Children Born With HIV Now Teenagers Face Difficulty of Making Their Illness Public
November 24, 2003
Children who were born with HIV and who are now becoming teenagers are facing the difficult situation of telling people about their disease, the AP/Lexington Herald-Leader reports. Although infants born with HIV originally were given short life-expectancies and poor prognoses, as a result of antiretroviral therapy, "the prognos[es] brightened for a population of young survivors who have quietly but tenaciously outlived life-expectancy predictions" into adolescence, the AP/Herald-Leader reports (Irvine, AP/Lexington Herald-Leader, 11/23). According to the World Health Organization, about 800,000 infants are diagnosed with HIV each year throughout the world; most of infants contract the disease through mother-to-child transmission. The number of infants in the United States born with HIV was highest in 1991, when approximately 1,760 HIV-positive infants were born, compared with 280 infants in 2000. There are no estimates of the number of HIV-positive infants born in the 1980s and early 1990s who are still alive, according to the AP/Detroit News (AP/Detroit News, 11/23). Erin Leonard, a social worker who counsels HIV-positive teenagers at Chicago's Children's Memorial Hospital, said that revealing an HIV-positive status to friends and family can be "a complicated, sophisticated and terrifying task" for a teenager (AP/Lexington Herald-Leader, 11/23).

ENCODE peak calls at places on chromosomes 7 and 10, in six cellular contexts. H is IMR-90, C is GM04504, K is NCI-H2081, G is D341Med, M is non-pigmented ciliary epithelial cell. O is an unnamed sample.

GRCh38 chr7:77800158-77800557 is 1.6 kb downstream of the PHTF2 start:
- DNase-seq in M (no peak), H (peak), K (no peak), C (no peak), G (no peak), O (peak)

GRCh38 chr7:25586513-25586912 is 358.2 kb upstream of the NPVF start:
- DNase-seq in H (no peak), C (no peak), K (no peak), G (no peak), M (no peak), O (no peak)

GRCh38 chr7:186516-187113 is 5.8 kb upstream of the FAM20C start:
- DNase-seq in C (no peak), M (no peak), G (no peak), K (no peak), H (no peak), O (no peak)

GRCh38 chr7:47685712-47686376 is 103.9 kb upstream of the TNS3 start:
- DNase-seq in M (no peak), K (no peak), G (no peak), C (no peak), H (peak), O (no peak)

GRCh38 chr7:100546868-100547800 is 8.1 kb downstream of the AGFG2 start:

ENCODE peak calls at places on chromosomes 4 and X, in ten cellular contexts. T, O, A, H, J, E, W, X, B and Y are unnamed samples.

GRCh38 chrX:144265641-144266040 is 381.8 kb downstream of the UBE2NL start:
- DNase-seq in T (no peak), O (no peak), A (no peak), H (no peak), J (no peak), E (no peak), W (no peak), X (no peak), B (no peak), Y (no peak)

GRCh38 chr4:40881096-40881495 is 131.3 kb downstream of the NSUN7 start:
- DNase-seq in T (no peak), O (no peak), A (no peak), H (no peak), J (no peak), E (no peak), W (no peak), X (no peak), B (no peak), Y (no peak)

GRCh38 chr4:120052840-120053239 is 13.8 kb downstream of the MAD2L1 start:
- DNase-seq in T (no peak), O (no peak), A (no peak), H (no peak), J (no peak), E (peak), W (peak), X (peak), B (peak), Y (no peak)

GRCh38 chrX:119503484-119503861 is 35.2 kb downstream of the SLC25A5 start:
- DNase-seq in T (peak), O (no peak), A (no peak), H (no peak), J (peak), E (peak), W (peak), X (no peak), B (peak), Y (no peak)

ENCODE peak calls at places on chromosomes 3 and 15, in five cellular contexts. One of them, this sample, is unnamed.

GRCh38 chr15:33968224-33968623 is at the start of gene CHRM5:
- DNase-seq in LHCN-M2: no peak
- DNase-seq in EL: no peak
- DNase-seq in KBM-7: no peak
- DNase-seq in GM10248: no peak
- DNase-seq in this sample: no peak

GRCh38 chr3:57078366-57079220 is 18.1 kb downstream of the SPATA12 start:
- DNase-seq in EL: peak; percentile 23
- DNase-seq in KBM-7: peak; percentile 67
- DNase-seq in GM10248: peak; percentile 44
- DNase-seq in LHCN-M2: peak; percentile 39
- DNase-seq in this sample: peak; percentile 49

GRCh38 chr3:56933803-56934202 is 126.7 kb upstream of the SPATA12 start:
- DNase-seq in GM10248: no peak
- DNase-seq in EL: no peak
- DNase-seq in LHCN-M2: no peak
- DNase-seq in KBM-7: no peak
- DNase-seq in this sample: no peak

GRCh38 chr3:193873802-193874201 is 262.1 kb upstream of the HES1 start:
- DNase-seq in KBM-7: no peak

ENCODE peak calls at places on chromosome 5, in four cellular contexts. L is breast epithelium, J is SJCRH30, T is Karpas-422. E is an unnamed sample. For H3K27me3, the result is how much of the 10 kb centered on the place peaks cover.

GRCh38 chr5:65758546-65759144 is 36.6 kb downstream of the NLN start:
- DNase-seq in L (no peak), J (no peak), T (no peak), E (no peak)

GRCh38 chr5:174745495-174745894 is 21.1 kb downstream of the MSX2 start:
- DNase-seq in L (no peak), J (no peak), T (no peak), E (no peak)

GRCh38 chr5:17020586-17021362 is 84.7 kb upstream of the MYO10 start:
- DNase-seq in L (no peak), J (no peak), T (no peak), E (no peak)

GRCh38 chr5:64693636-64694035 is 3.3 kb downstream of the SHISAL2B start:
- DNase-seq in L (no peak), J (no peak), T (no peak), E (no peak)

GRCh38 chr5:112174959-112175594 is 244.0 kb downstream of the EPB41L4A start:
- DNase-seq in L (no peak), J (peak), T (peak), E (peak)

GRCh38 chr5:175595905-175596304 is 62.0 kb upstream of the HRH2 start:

This article was provided by Henry J. Kaiser Family Foundation. It is a part of the publication Kaiser Daily HIV/AIDS Report. Visit the Kaiser Family Foundation's website to find out more about their activities, publications and services.